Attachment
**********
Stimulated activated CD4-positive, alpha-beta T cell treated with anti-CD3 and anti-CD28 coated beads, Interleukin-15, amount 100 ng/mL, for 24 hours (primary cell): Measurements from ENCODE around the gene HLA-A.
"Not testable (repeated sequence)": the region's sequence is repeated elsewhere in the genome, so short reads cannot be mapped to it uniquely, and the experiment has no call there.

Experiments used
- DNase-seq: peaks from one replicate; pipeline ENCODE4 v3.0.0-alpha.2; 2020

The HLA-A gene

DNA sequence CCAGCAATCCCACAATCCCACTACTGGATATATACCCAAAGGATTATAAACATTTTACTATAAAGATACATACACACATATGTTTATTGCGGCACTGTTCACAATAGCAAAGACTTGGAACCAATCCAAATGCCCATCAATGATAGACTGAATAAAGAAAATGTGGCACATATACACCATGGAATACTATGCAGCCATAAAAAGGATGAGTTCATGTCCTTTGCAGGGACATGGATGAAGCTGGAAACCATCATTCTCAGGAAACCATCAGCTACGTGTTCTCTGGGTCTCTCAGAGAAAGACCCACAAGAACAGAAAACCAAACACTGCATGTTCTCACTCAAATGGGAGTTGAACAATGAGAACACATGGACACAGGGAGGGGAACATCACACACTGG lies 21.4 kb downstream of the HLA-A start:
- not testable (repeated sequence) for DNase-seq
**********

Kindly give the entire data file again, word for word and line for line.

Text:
Stimulated activated CD4-positive, alpha-beta T cell treated with anti-CD3 and anti-CD28 coated beads, Interleukin-15, amount 100 ng/mL, for 24 hours (primary cell): Measurements from ENCODE around the gene HLA-A.
"Not testable (repeated sequence)": the region's sequence is repeated elsewhere in the genome, so short reads cannot be mapped to it uniquely, and the experiment has no call there.

Experiments used
- DNase-seq: peaks from one replicate; pipeline ENCODE4 v3.0.0-alpha.2; 2020

The HLA-A gene

DNA sequence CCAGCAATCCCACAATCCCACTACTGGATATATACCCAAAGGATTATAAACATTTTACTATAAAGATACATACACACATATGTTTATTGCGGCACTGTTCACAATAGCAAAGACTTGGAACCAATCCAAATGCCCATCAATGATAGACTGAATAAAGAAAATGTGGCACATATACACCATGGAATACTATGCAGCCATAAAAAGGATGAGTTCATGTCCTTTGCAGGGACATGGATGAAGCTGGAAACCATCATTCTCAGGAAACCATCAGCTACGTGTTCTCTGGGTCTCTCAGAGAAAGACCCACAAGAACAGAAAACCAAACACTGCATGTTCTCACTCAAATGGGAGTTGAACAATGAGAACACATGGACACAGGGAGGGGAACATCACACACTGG lies 21.4 kb downstream of the HLA-A start:
- not testable (repeated sequence) for DNase-seq